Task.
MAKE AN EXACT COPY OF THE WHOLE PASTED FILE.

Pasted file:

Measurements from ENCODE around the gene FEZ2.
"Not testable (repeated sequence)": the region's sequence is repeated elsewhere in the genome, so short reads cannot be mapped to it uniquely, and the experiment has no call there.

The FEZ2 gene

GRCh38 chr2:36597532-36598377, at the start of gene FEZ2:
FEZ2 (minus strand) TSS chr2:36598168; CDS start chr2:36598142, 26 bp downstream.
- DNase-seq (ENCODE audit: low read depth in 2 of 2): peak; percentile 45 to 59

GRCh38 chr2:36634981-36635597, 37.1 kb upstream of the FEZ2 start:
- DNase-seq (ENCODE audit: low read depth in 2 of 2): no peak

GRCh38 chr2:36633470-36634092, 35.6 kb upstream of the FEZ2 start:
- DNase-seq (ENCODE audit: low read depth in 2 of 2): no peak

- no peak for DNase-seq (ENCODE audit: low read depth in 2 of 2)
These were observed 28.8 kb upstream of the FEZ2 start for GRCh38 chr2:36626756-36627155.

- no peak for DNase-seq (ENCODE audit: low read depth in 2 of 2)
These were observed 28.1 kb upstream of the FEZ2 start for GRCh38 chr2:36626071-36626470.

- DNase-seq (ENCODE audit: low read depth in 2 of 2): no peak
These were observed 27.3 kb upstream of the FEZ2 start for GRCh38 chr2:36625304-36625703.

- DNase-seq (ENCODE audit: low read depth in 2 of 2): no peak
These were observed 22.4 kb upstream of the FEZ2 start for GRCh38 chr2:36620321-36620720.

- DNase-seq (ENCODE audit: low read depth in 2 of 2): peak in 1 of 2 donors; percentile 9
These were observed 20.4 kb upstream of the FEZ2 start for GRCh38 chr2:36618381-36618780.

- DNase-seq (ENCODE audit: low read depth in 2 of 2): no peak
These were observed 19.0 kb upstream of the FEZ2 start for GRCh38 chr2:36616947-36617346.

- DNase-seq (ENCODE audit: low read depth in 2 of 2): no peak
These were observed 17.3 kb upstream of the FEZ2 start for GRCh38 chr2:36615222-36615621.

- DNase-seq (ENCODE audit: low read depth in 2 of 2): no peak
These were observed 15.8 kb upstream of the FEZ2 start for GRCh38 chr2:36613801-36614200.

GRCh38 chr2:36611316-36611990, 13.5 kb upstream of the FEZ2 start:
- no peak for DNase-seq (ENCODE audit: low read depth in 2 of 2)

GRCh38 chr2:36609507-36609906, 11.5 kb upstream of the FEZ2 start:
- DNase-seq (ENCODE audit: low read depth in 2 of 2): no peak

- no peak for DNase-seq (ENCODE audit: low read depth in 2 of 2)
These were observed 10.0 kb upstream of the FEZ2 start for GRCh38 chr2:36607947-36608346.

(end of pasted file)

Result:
Measurements from ENCODE around the gene FEZ2.
"Not testable (repeated sequence)": the region's sequence is repeated elsewhere in the genome, so short reads cannot be mapped to it uniquely, and the experiment has no call there.

The FEZ2 gene

GRCh38 chr2:36597532-36598377, at the start of gene FEZ2:
FEZ2 (minus strand) TSS chr2:36598168; CDS start chr2:36598142, 26 bp downstream.
- DNase-seq (ENCODE audit: low read depth in 2 of 2): peak; percentile 45 to 59

GRCh38 chr2:36634981-36635597, 37.1 kb upstream of the FEZ2 start:
- DNase-seq (ENCODE audit: low read depth in 2 of 2): no peak

GRCh38 chr2:36633470-36634092, 35.6 kb upstream of the FEZ2 start:
- DNase-seq (ENCODE audit: low read depth in 2 of 2): no peak

- no peak for DNase-seq (ENCODE audit: low read depth in 2 of 2)
These were observed 28.8 kb upstream of the FEZ2 start for GRCh38 chr2:36626756-36627155.

- no peak for DNase-seq (ENCODE audit: low read depth in 2 of 2)
These were observed 28.1 kb upstream of the FEZ2 start for GRCh38 chr2:36626071-36626470.

- DNase-seq (ENCODE audit: low read depth in 2 of 2): no peak
These were observed 27.3 kb upstream of the FEZ2 start for GRCh38 chr2:36625304-36625703.

- DNase-seq (ENCODE audit: low read depth in 2 of 2): no peak
These were observed 22.4 kb upstream of the FEZ2 start for GRCh38 chr2:36620321-36620720.

- DNase-seq (ENCODE audit: low read depth in 2 of 2): peak in 1 of 2 donors; percentile 9
These were observed 20.4 kb upstream of the FEZ2 start for GRCh38 chr2:36618381-36618780.

- DNase-seq (ENCODE audit: low read depth in 2 of 2): no peak
These were observed 19.0 kb upstream of the FEZ2 start for GRCh38 chr2:36616947-36617346.

- DNase-seq (ENCODE audit: low read depth in 2 of 2): no peak
These were observed 17.3 kb upstream of the FEZ2 start for GRCh38 chr2:36615222-36615621.

- DNase-seq (ENCODE audit: low read depth in 2 of 2): no peak
These were observed 15.8 kb upstream of the FEZ2 start for GRCh38 chr2:36613801-36614200.

GRCh38 chr2:36611316-36611990, 13.5 kb upstream of the FEZ2 start:
- no peak for DNase-seq (ENCODE audit: low read depth in 2 of 2)

GRCh38 chr2:36609507-36609906, 11.5 kb upstream of the FEZ2 start:
- DNase-seq (ENCODE audit: low read depth in 2 of 2): no peak

- no peak for DNase-seq (ENCODE audit: low read depth in 2 of 2)
These were observed 10.0 kb upstream of the FEZ2 start for GRCh38 chr2:36607947-36608346.